Wednesday, May 28, 2008

Saw Indiana Jones and the kingdom of the crystal skull today. I had been following this most interesting subject for several months and recently began reading Rob MacGregor’s 1991 book, Crystal Skull. I’m not very far into the book yet, but towards the beginning, a crystal skull is stolen under mysterious circumstances. Within a few days of reading this, I experienced an amazing synchronicity and read that a real crystal skull was stolen in Claremont, Ca. As a prime example of how life imitates art, the theft took place at the exact time I was reading the fictional account in bed one evening.

I e-mailed Mr. MacGregor the details of the real theft, figuring that he had probably already heard about it. Actually though he had not and provided a few insights into how publicity conscious the Hollywood types are, over such subjects. Part of me had been wondering if indeed the theft had been part of a publicity stunt. But for now, that’s too hard to guess.

For a succinct gaze at the story behind crystal skulls, here is another good article.


P.S. Here is the response Rob wrote to the last linked article; Not sure if they've posted it yet:

I enjoyed this article because of its emphasis on a connection between the crystal skulls and a higher order of energy or consciousness. While such a connection is speculative, I find it far more enlightening and uplifting than the debunking article on crystal skulls published in a recent issue of Archaeology Magazine. In that article, the skulls under scrutiny were called 'frauds,' lacking ancient authenticity. Demoting crystal skulls to the realm of fakery removes the mystery and denies the mythology. Such reductionist science intentionally overlooks the spirit realm, because it's difficult to quantify, and focuses only on the material form that can be measured and analyzed. But there's more to nature and mankind than the physical realm, and this article merges those two realms. It also shows that the scientific analysis on the age of the skulls might not be as accurate as the researchers would like us to believe.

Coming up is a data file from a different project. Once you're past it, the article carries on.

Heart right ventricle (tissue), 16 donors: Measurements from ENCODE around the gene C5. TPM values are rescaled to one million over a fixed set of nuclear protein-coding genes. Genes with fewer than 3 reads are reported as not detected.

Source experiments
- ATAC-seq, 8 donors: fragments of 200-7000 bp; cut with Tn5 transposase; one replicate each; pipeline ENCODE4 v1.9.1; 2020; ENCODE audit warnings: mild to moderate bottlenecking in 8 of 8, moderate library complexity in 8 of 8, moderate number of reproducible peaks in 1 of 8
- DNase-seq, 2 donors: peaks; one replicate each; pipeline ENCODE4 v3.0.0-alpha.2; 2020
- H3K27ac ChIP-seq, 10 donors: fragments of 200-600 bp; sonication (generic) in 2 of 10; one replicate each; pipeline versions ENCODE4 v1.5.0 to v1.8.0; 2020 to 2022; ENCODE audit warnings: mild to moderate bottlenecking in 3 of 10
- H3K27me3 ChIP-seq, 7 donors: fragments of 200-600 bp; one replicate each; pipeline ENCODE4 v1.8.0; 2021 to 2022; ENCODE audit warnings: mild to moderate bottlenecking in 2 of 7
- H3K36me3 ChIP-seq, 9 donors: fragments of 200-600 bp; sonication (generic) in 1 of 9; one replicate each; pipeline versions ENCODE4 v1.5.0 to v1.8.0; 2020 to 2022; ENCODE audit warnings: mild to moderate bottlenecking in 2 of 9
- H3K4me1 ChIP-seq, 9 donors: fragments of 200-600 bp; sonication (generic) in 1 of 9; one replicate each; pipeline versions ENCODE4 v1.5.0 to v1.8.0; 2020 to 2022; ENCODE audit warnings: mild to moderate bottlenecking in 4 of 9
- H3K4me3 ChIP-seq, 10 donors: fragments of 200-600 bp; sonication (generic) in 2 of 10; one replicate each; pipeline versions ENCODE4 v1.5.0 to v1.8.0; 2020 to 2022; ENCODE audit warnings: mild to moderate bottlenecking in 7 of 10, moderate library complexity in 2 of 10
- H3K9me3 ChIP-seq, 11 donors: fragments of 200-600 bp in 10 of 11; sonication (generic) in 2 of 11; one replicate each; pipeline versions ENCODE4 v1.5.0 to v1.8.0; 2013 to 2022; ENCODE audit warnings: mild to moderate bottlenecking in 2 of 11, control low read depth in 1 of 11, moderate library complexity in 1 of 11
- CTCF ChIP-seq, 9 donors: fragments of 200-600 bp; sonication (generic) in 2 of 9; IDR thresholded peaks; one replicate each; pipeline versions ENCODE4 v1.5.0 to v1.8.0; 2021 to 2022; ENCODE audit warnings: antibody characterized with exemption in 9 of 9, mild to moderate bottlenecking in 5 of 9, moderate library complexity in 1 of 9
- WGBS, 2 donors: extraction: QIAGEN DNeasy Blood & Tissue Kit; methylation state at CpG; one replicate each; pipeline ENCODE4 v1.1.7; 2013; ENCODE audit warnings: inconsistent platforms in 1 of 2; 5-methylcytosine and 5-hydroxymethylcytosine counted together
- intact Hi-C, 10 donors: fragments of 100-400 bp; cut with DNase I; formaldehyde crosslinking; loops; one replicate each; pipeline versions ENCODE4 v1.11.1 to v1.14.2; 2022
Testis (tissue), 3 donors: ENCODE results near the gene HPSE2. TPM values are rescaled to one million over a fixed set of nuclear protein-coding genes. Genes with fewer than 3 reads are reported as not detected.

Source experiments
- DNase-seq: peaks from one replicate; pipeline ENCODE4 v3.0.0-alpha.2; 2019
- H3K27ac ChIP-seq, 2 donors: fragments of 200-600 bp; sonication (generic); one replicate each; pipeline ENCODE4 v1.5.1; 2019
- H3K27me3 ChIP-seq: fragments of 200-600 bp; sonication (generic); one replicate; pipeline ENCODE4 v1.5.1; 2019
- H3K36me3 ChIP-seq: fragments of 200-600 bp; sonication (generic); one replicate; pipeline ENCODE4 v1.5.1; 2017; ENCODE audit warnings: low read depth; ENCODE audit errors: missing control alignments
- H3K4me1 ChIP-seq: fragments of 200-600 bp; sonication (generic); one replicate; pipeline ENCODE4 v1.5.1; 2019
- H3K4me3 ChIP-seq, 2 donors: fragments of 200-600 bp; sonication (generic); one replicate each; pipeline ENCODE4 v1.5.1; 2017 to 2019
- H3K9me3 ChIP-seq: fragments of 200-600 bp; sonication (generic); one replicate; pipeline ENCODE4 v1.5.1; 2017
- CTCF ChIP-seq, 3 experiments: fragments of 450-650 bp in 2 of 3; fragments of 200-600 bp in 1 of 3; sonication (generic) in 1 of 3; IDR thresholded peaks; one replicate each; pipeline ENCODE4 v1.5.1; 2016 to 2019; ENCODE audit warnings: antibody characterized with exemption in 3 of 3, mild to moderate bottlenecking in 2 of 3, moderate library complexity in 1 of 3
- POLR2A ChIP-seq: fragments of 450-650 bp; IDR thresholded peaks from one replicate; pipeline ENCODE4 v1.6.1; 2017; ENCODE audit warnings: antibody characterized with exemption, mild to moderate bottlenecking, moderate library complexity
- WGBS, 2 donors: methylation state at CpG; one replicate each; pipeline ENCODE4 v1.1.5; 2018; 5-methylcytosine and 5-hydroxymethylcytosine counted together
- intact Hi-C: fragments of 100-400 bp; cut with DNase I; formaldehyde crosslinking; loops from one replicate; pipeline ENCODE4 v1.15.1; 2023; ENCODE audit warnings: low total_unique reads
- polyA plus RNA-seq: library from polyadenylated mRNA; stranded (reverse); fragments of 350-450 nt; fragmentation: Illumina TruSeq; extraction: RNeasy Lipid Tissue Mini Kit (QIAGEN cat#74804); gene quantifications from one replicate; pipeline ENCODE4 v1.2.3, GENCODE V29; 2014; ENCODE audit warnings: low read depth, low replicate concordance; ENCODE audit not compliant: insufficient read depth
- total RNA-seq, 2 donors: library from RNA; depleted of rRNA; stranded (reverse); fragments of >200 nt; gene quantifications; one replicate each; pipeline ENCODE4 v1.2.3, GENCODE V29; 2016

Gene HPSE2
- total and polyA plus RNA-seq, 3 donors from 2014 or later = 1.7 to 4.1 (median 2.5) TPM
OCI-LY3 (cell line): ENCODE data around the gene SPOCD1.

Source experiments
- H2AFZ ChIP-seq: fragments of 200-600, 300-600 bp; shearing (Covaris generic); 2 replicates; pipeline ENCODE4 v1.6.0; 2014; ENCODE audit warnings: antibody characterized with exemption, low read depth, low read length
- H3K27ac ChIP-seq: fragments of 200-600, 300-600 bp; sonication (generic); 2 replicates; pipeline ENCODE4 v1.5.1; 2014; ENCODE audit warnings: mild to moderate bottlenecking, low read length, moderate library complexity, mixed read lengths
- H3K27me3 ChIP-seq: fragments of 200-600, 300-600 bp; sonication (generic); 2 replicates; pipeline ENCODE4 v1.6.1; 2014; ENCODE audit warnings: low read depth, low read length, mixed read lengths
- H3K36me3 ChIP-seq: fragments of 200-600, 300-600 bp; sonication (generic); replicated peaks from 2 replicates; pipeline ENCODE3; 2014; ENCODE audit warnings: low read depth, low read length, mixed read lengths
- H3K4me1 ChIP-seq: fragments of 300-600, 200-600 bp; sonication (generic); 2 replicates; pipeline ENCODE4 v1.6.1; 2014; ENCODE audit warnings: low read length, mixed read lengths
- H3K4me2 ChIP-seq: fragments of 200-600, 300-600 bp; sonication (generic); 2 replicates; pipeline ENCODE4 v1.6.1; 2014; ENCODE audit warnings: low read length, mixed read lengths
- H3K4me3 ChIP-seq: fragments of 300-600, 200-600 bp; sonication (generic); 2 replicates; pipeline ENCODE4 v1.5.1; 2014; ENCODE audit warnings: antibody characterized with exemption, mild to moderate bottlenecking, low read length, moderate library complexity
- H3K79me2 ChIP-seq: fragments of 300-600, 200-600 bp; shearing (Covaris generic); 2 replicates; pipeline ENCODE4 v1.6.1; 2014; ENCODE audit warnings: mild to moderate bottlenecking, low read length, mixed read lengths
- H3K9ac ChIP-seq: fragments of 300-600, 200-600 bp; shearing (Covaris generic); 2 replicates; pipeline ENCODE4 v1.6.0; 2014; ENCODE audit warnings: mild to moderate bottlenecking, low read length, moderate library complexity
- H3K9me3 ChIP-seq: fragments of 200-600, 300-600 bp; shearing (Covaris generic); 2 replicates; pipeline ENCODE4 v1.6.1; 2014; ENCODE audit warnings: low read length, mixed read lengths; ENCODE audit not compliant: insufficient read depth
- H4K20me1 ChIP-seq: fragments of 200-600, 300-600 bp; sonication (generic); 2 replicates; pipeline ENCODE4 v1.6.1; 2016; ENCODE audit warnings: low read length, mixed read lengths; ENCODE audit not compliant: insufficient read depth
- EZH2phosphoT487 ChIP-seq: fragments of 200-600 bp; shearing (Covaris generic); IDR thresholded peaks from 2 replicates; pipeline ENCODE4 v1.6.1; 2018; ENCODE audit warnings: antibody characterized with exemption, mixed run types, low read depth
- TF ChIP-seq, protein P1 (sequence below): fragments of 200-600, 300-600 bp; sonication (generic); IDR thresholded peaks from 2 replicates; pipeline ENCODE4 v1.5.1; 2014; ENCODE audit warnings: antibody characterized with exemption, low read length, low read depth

Rob MacGregor (author of Crystal Skull, Ballantine, 1991).

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